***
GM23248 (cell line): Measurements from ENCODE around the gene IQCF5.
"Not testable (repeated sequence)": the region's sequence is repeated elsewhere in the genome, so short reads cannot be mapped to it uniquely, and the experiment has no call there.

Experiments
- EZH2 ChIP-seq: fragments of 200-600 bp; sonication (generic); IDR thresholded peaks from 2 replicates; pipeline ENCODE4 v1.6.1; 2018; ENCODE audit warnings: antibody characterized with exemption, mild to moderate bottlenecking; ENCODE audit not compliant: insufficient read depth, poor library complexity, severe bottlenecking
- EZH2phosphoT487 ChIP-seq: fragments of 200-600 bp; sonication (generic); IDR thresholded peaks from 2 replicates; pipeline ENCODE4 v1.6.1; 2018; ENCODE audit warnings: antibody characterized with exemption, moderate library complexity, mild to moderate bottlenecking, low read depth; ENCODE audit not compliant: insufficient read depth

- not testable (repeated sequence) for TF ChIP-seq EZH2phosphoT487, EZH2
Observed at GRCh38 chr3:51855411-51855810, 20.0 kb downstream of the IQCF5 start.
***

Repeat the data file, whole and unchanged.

GM23248 (cell line): Measurements from ENCODE around the gene IQCF5.
"Not testable (repeated sequence)": the region's sequence is repeated elsewhere in the genome, so short reads cannot be mapped to it uniquely, and the experiment has no call there.

Experiments
- EZH2 ChIP-seq: fragments of 200-600 bp; sonication (generic); IDR thresholded peaks from 2 replicates; pipeline ENCODE4 v1.6.1; 2018; ENCODE audit warnings: antibody characterized with exemption, mild to moderate bottlenecking; ENCODE audit not compliant: insufficient read depth, poor library complexity, severe bottlenecking
- EZH2phosphoT487 ChIP-seq: fragments of 200-600 bp; sonication (generic); IDR thresholded peaks from 2 replicates; pipeline ENCODE4 v1.6.1; 2018; ENCODE audit warnings: antibody characterized with exemption, moderate library complexity, mild to moderate bottlenecking, low read depth; ENCODE audit not compliant: insufficient read depth

- not testable (repeated sequence) for TF ChIP-seq EZH2phosphoT487, EZH2
Observed at GRCh38 chr3:51855411-51855810, 20.0 kb downstream of the IQCF5 start.